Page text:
Fruity flavors lead to fearful fate

January 6, 2020


Photo by Holly Kauck

Power Mart, a local gas station showcases an ad for Juul Flavors.

An anonymous York freshman heard of vaping incidents resulting in hospitalization and death, she ran to her mother, in tears, admitting her use of e-cigarettes. She was scared that she’d be next. 

According to, some 2.1 million middle and high schoolers were e-cigarette users in 2017, far surpassing cigarettes. 

Over the course of the last year, the creators of JUUL have been under fire for potentially targeting teens and young people with advertisements of vaping devices. The main concern: how the novelty flavors might attract teens. 

In response, government officials have presented the idea of banning flavors of vapes. On a local scale, there have been many incidents of vaping in school. York police detective Nick Waldenmeyer sees how these potential bans might affect the epidemic here at York. 

“The bans on vaping and flavors has been something that has been brought up by the president all the way down here to Illinois,” Waldenmeyer said. “I think it will be a good thing in the end if it actually does go through; there’s gonna be less options to choose from.”

Students have also spoken out about the fear they have over their peers vaping.

“It honestly just makes me sick to think that people would want to put those kinds of chemicals in their bodies,” junior Raeba Pradhan said. “My mom told me that vaping destroys your lungs.”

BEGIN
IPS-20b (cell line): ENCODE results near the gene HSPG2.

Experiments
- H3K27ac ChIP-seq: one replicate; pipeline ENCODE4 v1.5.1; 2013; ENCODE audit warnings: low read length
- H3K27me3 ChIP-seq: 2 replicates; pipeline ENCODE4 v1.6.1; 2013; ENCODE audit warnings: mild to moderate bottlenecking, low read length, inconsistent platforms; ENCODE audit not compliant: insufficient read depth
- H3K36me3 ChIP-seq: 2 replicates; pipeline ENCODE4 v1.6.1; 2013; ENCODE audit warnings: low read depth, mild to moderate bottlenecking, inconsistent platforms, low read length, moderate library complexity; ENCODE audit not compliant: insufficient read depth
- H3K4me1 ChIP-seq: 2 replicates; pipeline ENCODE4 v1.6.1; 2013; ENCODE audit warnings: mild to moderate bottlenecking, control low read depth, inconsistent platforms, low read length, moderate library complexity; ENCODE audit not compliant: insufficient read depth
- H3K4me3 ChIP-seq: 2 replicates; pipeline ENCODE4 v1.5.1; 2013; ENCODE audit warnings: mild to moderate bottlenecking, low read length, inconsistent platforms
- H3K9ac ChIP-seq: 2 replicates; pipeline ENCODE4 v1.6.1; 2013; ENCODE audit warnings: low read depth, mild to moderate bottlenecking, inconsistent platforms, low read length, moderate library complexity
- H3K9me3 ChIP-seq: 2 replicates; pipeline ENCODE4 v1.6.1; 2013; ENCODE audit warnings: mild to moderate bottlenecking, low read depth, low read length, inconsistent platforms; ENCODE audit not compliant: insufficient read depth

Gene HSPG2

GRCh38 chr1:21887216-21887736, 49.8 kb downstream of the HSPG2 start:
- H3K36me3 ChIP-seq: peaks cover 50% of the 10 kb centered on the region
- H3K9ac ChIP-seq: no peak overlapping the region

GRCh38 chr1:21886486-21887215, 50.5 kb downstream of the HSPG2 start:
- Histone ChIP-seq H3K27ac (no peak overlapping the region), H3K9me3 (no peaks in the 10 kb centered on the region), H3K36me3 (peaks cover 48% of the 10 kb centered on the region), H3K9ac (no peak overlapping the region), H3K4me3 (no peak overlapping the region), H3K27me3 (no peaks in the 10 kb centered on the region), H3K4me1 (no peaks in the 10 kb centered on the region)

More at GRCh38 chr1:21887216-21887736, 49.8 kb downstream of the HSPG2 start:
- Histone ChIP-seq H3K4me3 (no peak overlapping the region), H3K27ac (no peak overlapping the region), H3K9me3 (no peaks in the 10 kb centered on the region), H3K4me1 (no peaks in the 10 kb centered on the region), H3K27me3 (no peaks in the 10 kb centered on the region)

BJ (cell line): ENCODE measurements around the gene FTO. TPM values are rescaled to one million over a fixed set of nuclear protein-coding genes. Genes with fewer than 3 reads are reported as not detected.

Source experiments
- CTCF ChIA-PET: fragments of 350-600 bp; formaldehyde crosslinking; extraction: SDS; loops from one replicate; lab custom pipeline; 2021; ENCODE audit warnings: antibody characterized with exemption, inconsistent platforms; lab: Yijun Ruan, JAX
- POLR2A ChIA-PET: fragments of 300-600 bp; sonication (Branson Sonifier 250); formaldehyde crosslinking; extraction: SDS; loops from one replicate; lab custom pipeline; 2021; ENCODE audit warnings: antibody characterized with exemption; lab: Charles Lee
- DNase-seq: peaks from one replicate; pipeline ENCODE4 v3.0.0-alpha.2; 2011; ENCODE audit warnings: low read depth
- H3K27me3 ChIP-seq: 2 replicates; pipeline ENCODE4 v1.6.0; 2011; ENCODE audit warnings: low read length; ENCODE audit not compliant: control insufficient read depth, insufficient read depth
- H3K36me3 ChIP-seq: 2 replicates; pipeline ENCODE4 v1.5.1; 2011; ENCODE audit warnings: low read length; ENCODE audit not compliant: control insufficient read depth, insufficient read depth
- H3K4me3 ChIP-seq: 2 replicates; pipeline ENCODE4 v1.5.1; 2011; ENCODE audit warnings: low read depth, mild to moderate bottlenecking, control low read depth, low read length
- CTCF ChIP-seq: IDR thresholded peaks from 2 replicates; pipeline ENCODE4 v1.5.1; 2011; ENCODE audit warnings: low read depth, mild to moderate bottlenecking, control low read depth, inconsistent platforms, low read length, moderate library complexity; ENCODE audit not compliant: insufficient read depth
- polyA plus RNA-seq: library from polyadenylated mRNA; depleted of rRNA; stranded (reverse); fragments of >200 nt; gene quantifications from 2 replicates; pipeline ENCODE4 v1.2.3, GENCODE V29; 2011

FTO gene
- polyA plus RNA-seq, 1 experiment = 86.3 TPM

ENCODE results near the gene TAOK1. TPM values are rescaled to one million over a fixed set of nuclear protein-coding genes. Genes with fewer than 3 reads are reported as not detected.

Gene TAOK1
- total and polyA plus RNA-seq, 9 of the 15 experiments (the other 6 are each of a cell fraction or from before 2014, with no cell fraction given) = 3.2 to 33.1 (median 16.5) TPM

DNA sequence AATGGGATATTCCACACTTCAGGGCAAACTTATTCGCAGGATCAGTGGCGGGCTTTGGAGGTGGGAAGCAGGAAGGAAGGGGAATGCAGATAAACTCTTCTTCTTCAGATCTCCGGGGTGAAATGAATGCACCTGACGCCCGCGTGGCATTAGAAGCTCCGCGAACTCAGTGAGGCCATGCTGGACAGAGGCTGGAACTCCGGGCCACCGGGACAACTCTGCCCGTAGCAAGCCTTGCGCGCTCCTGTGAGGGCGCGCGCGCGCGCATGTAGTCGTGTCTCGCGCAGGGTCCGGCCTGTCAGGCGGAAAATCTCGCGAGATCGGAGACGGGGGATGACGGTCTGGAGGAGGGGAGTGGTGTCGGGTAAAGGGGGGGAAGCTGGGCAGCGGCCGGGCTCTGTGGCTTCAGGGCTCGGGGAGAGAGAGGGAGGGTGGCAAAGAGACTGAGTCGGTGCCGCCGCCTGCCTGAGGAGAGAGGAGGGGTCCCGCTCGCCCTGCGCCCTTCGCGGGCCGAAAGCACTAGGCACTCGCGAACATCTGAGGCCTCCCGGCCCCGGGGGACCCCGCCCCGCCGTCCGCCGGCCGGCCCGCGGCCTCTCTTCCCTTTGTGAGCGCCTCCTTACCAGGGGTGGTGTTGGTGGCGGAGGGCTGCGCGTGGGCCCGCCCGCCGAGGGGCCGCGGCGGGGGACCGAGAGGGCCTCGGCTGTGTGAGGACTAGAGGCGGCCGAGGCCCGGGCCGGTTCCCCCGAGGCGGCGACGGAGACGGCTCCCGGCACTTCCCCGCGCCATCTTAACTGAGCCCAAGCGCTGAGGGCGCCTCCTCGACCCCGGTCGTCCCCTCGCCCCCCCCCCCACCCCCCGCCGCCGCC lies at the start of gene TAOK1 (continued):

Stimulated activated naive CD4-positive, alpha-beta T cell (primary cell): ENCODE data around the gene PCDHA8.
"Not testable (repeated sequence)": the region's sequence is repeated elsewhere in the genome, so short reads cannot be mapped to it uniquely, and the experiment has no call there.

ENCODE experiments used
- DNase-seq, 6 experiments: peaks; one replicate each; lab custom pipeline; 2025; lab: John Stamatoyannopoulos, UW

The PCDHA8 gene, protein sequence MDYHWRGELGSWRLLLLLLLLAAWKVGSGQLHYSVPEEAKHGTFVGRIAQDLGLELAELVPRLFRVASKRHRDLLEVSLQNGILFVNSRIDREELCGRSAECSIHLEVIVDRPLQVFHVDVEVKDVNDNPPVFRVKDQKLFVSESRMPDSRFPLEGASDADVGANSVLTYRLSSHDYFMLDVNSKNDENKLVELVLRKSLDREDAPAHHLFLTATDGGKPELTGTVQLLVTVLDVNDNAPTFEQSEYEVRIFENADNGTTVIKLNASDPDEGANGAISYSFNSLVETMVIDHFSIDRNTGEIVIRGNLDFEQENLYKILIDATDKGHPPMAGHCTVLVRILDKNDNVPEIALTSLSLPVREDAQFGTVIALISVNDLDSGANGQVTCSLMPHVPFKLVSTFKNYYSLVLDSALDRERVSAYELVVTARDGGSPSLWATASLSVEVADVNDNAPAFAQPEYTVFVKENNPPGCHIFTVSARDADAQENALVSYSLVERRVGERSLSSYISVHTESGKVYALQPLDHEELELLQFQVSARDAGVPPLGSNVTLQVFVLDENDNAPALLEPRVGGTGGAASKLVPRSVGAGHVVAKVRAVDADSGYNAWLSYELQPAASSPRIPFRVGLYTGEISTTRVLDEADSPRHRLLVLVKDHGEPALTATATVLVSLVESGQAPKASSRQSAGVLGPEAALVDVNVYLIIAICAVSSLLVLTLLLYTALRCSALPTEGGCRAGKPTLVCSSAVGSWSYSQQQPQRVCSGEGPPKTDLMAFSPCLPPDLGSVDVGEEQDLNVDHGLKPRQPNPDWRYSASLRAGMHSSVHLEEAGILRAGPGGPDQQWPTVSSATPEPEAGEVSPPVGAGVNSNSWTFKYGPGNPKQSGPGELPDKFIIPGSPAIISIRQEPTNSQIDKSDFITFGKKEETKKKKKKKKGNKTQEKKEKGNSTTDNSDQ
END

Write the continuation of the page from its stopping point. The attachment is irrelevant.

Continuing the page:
In an effort to decrease vaping incidents at York, multiple anti-vaping posters have been put up. One that stands out, however, is a meme made by senior Jimmy Jurasek. 

The anti-vaping meme created by senior Jimmy Jurasek displayed near a third-floor bathroom.

The meme features a photo of a clown and says “how y’all look vaping in da bathroom.”

“I made the meme because in my English class we had to make an anti-vaping infographic so I decided to do a meme,” Jurasek said. “My teacher found it in my drive and decided to print it out and hang it up.”

Meme culture could present an unlikely solution to getting through to the youth, however, Jurasek doesn’t think teens will take it seriously. 

“I think it helps to deter students from vaping in the bathrooms in school because it’s an unhealthy habit for everyone,” Jurasek said. “But no I don’t think it will help anything because it’s just a meme and kids will just look at it and be like ‘Ha that’s funny’ and then go vape in the stall.”

While this meme might not solve the problem, the administration is a step closer to finding a reliable solution to helping students. 

“It’s still out there obviously because it’s still being made,” Waldenmeyer said. 

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